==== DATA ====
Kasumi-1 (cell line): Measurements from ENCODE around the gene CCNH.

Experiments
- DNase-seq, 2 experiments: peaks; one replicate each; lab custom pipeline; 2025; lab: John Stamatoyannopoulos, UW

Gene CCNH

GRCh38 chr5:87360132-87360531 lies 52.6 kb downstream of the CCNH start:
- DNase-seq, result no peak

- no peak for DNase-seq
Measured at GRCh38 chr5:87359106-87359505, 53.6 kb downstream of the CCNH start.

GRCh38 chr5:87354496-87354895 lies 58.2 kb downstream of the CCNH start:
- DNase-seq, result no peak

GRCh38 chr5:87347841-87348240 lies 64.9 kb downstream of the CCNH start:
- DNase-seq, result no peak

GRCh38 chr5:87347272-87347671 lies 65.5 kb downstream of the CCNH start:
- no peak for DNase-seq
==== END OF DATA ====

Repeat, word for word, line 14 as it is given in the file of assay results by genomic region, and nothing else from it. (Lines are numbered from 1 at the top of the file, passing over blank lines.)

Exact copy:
- no peak for DNase-seq